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4. The Uneasy Balance between Individual Rights and the Necessity of Communities

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Chapter Summary

The core of this chapter is an analysis of the relationship between the individual and the community in a human rights set up. According to the analysis, human rights are attached to the individual, implying that the phrases group rights and natural rights are misnomers. However, rights are social and presuppose groups or communities. Consequently, there is a built-in tension between the individual, worthy of human rights protection, and the group, which is protector as well as violator of human rights. Often, human rights are seen in opposition to or together with the state, but as the Universal Declaration states, there are many human-rights-relevant communities, such as the family, society, association and international order. The chapter also analyses relevance and even necessity of the many types of community for human rights, and the points raised are used to analyse aspects of the present security agenda.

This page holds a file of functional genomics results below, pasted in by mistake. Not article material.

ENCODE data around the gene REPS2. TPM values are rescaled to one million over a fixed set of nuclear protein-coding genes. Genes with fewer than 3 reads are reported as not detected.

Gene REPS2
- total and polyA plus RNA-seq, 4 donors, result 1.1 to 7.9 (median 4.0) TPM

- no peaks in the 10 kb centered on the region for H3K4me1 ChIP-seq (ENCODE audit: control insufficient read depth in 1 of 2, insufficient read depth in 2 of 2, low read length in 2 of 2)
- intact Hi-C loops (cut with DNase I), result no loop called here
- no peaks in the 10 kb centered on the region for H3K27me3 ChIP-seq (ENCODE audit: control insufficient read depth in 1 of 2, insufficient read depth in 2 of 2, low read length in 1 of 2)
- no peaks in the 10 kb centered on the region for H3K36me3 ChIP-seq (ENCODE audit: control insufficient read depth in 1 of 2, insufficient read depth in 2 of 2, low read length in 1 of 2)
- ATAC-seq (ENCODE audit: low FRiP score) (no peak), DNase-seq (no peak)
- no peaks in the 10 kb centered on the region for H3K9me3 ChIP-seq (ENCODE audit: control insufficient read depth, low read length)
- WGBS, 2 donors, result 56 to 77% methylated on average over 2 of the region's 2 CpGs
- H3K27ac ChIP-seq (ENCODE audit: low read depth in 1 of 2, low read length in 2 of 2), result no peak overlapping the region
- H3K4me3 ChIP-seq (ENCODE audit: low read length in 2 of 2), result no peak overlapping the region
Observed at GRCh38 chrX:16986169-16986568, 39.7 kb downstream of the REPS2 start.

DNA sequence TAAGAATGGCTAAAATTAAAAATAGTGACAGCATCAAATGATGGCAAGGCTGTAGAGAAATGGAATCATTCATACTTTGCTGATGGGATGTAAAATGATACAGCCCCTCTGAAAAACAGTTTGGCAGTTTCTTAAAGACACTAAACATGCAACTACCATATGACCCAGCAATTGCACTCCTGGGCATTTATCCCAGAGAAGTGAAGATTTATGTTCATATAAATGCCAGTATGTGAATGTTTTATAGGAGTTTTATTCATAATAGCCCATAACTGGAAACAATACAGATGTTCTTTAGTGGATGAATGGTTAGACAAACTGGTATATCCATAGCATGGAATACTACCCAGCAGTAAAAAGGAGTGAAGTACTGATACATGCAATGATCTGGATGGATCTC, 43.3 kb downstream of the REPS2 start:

Keywords: human rights; international order; Universal Declaration



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